Based on the foregoing, the Court finds that Plaintiff has not satisfied the requirements of Rule 37(a)(1). Accordingly, the motion will be denied on that basis.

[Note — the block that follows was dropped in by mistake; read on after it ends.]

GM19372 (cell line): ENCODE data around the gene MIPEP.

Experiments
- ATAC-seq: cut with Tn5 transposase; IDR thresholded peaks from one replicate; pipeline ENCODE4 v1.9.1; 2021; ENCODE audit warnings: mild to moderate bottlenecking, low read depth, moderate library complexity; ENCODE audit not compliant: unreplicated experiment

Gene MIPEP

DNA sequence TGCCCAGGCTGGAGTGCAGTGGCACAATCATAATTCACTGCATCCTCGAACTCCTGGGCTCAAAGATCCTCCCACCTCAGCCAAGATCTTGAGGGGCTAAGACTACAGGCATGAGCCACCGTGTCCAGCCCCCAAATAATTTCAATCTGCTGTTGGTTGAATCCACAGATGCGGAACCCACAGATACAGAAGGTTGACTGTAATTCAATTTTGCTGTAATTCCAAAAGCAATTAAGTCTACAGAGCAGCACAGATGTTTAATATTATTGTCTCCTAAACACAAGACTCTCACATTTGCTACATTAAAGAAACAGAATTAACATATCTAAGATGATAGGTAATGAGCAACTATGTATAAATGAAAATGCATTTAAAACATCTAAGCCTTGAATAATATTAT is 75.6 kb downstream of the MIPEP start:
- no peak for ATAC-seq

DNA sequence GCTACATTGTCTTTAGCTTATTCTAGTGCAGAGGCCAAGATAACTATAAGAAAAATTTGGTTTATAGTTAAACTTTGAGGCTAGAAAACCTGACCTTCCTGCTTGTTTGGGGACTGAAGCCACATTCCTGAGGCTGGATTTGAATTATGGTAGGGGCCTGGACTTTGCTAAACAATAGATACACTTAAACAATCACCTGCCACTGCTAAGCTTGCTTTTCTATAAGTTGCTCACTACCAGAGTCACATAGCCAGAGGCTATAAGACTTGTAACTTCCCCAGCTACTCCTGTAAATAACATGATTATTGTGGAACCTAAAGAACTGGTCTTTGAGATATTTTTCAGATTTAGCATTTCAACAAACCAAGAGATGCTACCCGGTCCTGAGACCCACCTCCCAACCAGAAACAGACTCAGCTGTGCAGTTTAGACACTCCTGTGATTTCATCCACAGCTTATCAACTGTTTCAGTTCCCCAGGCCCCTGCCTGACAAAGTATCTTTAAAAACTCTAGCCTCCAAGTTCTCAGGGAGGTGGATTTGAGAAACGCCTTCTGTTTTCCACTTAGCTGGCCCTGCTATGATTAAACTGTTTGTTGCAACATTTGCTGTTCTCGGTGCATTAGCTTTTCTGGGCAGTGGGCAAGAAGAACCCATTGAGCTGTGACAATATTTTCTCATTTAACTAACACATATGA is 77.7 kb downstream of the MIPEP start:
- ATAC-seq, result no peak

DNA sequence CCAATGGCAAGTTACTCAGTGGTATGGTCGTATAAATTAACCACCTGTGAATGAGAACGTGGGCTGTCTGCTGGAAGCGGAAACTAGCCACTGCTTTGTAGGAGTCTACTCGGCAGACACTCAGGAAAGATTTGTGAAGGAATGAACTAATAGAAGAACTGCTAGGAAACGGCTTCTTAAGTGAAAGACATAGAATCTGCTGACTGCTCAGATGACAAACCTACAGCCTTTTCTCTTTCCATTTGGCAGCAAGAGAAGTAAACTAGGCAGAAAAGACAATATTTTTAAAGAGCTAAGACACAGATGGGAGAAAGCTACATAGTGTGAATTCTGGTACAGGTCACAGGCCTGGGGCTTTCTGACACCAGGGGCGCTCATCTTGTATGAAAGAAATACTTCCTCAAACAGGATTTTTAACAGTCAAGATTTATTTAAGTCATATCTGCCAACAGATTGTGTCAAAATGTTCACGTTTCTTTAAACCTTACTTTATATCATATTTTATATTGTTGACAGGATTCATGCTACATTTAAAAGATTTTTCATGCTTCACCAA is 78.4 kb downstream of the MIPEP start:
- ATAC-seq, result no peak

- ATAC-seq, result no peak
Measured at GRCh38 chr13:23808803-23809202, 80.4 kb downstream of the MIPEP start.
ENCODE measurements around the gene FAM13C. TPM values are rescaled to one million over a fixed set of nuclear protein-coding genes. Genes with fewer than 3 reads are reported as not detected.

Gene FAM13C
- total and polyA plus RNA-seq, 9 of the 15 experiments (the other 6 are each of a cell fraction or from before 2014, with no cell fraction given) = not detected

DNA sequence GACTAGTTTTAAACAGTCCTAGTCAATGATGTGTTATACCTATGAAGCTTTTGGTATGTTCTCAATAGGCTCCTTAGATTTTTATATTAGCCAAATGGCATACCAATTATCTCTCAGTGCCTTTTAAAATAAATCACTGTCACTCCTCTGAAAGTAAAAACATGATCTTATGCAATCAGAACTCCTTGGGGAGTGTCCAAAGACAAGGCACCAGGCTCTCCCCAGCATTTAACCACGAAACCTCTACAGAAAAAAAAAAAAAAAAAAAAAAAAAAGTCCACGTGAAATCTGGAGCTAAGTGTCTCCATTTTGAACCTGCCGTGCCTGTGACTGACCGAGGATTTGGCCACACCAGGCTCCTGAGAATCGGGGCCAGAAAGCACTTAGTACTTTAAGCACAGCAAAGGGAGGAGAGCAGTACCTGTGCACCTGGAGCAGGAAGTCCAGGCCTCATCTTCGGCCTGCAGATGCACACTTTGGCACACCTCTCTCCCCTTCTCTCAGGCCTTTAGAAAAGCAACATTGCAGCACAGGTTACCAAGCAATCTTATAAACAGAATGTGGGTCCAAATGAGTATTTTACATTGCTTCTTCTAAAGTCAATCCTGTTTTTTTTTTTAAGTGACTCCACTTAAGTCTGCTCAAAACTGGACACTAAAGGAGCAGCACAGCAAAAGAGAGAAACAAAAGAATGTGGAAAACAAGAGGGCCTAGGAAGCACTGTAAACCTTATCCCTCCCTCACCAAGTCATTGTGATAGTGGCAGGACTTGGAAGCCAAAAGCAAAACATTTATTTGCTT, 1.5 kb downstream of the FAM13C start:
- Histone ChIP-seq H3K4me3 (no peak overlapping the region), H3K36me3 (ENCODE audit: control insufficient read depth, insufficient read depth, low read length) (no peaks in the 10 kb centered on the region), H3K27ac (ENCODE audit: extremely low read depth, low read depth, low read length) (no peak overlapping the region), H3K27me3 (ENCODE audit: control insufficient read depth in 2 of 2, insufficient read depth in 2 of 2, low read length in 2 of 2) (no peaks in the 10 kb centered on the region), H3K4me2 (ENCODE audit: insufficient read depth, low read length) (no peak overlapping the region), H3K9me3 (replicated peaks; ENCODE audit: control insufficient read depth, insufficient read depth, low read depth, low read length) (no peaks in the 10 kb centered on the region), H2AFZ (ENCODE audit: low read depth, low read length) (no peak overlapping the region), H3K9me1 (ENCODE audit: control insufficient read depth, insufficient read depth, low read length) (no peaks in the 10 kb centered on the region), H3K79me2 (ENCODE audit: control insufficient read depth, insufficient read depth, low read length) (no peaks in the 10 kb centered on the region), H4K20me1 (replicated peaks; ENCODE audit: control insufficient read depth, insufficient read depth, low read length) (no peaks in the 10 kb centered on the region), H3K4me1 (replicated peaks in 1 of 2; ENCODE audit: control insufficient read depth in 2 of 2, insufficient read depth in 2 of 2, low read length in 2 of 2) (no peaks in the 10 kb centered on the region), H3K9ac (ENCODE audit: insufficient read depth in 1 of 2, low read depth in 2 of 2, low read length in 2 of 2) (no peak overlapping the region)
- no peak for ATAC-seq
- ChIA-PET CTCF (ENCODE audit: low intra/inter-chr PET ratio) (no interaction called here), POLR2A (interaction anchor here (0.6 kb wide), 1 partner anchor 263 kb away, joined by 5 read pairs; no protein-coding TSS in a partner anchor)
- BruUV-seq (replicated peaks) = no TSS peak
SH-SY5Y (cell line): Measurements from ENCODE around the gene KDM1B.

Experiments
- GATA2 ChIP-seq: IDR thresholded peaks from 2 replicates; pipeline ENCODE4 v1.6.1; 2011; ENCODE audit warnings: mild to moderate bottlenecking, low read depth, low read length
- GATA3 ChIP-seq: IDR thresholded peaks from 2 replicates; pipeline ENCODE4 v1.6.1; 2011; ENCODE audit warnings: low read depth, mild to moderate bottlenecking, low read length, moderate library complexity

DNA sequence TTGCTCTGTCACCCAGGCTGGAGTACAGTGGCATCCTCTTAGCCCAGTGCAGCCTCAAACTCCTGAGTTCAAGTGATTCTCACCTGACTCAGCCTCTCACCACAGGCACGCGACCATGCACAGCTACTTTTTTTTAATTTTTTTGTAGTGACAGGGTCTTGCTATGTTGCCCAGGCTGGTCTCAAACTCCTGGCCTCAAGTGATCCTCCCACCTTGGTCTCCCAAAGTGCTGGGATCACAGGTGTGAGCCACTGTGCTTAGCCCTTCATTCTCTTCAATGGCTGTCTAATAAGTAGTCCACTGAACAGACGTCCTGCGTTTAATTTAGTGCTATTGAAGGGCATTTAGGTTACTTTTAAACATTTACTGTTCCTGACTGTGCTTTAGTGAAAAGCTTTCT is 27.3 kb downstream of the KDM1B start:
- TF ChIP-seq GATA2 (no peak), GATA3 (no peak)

In addition, Rule 26(g)(1) provides, in relevant part, that “every discovery request . . . must be signed . . . by the party personally, if unrepresented . . . and must state the signer's address, e-mail address, and telephone number.” Fed.R.Civ.P. 26(g)(1). The signature requirement is not an empty formality. “By signing [a] party certifies that to the best of the person's knowledge, information, and belief formed after a reasonable inquiry” the discovery request is “(i) consistent with [the Federal Rules of Civil Procedure] and warranted by existing law or by a nonfrivolous argument for extending, modifying, or reversing existing law, or for establishing new law; (ii) not interposed for any improper purpose, such as to harass, cause unnecessary delay, or needlessly increase the cost of litigation; and (iii) neither unreasonable nor unduly burdensome or expensive, considering the needs of the case, prior discovery in the case, the amount in controversy, and the importance of the issues at stake in the action.” Fed.R.Civ.P. 26(g)(1)(B). “If a certification violates this rule without substantial justification, the court, on motion or on its own, must impose an appropriate sanction on the signer, the party on whose behalf the signer was acting, or both. The sanction may include an order to pay the reasonable expenses, including attorney's fees, caused by the violation.” Fed.R.Civ.P. 26(g)(3). Finally, the opposing party has “no duty to act” on an unsigned discovery request “until it is signed, and the court must strike it unless a signature is promptly supplied after the omission is called to the . . . party's attention.” Fed.R.Civ.P. 26(g)(2).